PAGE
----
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Anemone is a genus of around 120 species of perennial flowering plants originating from many different parts of the world. For this reason, different species have different growing needs and Anemones in cultivation are typically divided into three main groups. Broadly, they are: spring-flowering species originating from woodlands and alpine habitats (often with rhizomes or tubers): tuberous plants from warm origins with hot, dry summers, flowering in spring and early summer; larger, taller herbaceous species that have fibrous roots originating from moist grassy sites and open woodland. So be sure that you know what kind of Anemone - or Windflower, as it's also known - you're taking on and how it likes to be treated! Anemone flowers tend to be saucer- or cup-shaped, each with a mass of stamens in the centre and the leaves of most are attractively and deeply lobed (segmented). Grow the larger species of Anemone (e.g. Anemone huphensis var. japonica) in borders, while smaller species (e.g. Anemone blanda) are more suited to woodland or rock gardens. Detailed cultivation is dependent on the type of Anemone but it's safe to say that most species are best planted in autumn and that none of them like to be in wet soil in winter. Another common feature is that Anemones naturalise and spread freely under the right conditions. While often welcome in the smaller species, the larger ones can become invasive.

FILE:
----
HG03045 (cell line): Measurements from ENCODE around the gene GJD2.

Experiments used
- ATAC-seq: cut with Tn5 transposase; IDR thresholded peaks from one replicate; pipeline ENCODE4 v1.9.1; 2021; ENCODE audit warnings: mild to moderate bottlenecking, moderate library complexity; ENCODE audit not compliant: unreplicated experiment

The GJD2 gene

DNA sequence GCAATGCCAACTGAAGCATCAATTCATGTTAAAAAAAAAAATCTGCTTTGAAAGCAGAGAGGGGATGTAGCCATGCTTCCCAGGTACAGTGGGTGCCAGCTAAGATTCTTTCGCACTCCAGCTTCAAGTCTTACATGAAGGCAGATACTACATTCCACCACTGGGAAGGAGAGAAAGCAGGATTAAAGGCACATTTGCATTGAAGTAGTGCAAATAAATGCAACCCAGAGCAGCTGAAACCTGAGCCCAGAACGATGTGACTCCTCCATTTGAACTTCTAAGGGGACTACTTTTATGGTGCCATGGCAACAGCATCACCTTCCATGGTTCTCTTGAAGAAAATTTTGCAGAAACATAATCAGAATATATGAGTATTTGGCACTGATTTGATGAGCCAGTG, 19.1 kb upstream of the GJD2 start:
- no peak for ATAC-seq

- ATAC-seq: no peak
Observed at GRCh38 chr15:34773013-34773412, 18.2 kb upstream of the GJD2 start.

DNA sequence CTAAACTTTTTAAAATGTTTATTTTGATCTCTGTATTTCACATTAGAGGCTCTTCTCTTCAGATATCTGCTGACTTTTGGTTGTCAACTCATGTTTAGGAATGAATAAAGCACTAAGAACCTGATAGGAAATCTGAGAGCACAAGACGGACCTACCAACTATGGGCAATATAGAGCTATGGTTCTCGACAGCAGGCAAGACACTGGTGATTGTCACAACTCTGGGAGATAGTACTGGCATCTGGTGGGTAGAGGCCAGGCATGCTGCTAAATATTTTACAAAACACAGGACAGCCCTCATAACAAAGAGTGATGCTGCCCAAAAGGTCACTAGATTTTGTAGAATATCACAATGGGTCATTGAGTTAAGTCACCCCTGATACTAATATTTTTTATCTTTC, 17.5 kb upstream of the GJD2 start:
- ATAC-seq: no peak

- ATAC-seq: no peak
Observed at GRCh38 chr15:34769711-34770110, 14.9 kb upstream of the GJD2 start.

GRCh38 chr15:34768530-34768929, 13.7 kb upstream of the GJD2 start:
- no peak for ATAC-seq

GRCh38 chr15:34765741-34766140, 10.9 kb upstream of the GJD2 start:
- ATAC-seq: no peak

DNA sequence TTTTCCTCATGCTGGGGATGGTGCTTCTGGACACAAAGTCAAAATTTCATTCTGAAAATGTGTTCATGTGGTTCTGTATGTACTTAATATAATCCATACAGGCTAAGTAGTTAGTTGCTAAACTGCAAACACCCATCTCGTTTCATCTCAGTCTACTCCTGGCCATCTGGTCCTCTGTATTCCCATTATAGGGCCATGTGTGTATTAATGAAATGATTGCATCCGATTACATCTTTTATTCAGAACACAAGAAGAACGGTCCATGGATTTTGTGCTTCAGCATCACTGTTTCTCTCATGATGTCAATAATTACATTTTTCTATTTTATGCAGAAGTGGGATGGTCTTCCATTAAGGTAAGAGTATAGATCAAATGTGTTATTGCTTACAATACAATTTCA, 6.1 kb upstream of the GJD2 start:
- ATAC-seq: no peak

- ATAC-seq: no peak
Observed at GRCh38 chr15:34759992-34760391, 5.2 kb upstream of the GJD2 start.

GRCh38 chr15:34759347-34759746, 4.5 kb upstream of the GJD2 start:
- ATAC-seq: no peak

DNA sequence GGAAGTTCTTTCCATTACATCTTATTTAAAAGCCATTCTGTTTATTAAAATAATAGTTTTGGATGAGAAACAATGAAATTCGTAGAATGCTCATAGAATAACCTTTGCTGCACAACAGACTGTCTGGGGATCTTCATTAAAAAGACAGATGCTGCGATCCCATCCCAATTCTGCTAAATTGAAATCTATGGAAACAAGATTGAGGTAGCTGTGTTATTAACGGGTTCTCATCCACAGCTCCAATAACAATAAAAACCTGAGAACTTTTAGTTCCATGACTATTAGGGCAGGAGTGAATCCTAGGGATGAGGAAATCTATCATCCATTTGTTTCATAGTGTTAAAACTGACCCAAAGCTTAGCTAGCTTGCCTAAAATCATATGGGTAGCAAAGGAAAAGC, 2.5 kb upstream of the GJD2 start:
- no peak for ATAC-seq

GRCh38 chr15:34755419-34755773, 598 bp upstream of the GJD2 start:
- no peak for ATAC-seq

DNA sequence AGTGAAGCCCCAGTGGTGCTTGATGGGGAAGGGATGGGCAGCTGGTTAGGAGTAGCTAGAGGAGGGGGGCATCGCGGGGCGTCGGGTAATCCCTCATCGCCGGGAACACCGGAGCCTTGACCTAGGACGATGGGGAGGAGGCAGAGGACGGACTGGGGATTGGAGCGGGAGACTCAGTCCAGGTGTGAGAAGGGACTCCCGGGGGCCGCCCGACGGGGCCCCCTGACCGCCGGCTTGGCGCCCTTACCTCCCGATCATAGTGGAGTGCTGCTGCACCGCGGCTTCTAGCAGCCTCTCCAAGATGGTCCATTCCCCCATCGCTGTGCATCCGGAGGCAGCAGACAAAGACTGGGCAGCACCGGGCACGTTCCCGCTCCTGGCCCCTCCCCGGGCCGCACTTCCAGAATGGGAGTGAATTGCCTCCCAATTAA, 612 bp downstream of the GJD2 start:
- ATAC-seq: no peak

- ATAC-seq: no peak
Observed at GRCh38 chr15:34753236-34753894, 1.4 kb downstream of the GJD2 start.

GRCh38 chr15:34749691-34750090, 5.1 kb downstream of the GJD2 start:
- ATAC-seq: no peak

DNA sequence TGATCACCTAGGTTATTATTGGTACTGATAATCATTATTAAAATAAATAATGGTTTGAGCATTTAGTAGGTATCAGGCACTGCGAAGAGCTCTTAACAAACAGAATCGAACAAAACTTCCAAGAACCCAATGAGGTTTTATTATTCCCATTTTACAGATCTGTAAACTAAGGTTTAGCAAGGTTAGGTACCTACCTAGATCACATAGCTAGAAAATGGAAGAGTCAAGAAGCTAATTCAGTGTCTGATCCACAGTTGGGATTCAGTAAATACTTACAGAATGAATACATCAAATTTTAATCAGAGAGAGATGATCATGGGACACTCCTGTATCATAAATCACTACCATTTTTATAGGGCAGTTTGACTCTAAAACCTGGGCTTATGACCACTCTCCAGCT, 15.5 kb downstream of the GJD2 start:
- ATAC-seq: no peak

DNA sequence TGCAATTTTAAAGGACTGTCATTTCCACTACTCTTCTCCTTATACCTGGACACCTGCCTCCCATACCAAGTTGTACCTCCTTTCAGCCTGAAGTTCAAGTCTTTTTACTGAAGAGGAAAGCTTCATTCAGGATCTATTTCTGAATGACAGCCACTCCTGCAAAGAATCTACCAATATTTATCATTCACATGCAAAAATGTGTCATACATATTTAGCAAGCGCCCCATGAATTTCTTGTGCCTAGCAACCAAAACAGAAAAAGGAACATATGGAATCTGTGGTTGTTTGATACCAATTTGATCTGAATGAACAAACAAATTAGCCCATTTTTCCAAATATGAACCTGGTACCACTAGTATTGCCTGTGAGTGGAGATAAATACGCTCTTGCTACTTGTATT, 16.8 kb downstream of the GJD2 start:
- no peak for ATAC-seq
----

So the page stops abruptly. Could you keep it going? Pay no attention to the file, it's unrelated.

Common problems with Windflower
Windflower Companion Plants
How to propagate Windflower
By root cuttings in winter.
Special features of Windflower
Other uses of Windflower
Cut flowers, rock gardens, borders. Suitable for coastal conditions.
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